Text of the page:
SEL Social and Emotional Learning

What are SEL programs and why do they matter?

Welcome back and Happy New Year!
It is wonderful to have all our students back on campus and to see everyone so eager to learn.

Over the holiday break, I was researching Social Emotional Learning (SEL) programs and came across research that supports the use of curriculum that specifically addresses the social emotional needs of children K-12th grade. The research, 82 studies, were analyzed by Berkeley’s Greater Good Science Center. The studies compared students that participated in curriculum that promoted social emotional learning to those students who did not participate in curriculum that promotes social emotional learning. The results from the studies showed significant benefits for children participating in social emotional learning programs that persisted years following the studies. Here’s the benefits as stated in the results.

Benefits for children learning within social emotional learning programs:
1. Social and emotional skills, such as identifying emotions, resolving conflicts and decision-making skills were significantly higher.
2. Improved attitudes toward self, others, and school.
3. An increase in positive social behaviors, like cooperating, helping and problem-solving.
4. Higher grades and achievement test scores.
5. Fewer conduct problems, including violence, bullying, and classroom disruption.
6. Lower levels of depression, anxiety, and stress.
7. Less substance abuse.

These results held to be true for students from different countries, and among different racial groups and levels of socioeconomic status. As adults, we know that the algebra skills we learned while in high school can fade. The benefits of social emotional learning, however, stick with students for years. (Source: https://greatergood.berkeley.edu)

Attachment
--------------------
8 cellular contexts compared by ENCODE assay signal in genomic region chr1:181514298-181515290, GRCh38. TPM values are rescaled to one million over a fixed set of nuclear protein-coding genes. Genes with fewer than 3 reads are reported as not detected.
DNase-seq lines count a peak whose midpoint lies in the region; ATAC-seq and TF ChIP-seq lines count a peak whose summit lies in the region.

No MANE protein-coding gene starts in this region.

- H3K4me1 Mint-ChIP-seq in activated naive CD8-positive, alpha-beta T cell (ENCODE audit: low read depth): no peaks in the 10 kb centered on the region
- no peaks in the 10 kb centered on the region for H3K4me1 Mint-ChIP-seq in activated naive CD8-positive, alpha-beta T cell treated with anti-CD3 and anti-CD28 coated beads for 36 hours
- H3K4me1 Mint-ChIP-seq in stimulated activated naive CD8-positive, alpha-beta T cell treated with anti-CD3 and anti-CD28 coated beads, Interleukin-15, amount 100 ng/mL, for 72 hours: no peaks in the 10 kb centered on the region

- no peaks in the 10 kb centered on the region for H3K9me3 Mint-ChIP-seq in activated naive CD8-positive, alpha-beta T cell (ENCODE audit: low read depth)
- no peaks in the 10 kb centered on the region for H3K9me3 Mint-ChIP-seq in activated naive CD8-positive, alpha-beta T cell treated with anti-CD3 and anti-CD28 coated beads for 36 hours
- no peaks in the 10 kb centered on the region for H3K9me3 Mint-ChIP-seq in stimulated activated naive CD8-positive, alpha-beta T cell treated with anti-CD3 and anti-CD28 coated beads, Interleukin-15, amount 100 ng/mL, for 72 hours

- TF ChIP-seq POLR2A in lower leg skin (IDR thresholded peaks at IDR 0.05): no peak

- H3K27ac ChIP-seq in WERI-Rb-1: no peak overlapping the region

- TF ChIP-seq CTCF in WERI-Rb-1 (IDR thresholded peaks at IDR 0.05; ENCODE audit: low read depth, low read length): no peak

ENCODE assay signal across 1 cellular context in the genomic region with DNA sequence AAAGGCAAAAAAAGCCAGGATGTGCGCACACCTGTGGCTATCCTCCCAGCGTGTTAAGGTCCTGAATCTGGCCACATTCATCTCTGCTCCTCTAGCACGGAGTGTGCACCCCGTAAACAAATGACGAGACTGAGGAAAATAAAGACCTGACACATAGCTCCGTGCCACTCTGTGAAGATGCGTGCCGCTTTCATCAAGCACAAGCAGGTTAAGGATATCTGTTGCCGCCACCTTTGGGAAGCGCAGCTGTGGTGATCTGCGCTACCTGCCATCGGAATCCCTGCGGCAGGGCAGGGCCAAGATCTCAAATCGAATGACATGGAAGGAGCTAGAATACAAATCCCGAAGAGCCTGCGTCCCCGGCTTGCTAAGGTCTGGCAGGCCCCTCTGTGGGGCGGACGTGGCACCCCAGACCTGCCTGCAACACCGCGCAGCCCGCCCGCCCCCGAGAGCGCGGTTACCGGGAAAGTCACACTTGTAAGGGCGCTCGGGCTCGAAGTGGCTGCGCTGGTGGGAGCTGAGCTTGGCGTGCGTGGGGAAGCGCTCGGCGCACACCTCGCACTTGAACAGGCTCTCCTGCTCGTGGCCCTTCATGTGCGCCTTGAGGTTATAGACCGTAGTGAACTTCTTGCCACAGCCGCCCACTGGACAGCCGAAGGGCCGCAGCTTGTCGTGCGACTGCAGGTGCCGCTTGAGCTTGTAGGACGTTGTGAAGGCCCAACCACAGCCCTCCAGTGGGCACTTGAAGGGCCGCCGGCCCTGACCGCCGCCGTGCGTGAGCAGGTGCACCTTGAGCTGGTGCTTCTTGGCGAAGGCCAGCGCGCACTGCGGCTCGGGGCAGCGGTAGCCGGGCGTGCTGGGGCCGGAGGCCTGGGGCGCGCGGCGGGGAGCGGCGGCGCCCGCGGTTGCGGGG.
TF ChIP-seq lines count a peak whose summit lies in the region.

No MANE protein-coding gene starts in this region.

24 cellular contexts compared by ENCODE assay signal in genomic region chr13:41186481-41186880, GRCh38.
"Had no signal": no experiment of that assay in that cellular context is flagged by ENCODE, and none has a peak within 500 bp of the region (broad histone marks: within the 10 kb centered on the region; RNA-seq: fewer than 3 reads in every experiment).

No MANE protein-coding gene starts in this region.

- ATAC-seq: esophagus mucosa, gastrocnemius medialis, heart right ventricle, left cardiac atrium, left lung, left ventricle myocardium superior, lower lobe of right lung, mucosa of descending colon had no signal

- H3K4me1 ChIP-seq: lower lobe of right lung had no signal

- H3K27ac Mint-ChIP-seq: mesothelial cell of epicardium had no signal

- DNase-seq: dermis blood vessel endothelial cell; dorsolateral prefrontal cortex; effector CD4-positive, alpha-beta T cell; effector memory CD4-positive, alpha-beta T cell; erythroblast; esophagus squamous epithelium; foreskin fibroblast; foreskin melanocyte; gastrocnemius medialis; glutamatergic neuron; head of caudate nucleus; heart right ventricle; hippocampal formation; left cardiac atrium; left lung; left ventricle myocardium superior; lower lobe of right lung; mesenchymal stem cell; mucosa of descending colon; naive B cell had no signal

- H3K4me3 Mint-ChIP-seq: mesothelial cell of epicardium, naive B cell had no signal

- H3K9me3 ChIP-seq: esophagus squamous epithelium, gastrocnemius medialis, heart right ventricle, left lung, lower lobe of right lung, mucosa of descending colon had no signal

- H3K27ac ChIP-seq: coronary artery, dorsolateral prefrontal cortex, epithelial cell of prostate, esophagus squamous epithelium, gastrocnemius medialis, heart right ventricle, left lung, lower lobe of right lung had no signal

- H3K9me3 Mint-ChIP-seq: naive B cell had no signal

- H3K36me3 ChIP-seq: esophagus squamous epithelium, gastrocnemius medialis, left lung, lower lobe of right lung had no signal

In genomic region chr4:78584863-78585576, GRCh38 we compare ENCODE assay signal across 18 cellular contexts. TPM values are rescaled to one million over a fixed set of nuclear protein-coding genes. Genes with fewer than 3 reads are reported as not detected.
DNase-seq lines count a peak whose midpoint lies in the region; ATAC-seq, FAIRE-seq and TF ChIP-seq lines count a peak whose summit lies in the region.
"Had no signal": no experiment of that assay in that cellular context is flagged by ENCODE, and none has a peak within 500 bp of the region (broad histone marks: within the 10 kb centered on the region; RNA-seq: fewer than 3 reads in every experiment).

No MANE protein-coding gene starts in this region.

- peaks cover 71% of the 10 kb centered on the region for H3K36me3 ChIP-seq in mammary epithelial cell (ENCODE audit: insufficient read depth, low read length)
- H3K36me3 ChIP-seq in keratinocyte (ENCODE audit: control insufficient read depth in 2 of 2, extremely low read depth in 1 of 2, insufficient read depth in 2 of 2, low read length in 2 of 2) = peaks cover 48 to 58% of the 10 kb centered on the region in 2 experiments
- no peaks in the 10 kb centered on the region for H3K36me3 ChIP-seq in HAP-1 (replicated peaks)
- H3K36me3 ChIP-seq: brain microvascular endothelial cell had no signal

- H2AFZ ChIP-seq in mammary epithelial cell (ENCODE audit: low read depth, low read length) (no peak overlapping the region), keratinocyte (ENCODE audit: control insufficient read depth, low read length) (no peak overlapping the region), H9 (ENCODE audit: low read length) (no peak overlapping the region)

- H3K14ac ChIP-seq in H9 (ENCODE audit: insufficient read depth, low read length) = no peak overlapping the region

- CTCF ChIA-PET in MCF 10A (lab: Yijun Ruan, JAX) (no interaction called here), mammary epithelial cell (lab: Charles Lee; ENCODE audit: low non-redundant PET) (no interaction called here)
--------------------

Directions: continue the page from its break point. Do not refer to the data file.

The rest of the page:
At Clariden, we work with our students at all levels across our program on their social emotional development. This encompasses a variety of curriculum all of which is geared toward being age appropriate for each level. Next week, I’ll share specifics of what we teach to promote our students’ social emotional development and the challenges that we face, as their educators, in doing so with students who enter our program later in their development.

It’s no secret within the corporate world of the significance of having good social emotional skills. The work of Daniel Goleman on leadership solidifies that social emotional skills (specifically EQ-emotional intelligence) is essential to being an effective leader – More essential than one’s IQ.

“Seventy-five percent of careers are derailed for reasons related to emotional competencies, including inability to handle interpersonal problems; unsatisfactory team leadership during times of difficulty or conflict; or inability to adapt to change or elicit trust.” -Center for Creative Leadership

Sallie Wells, Head of School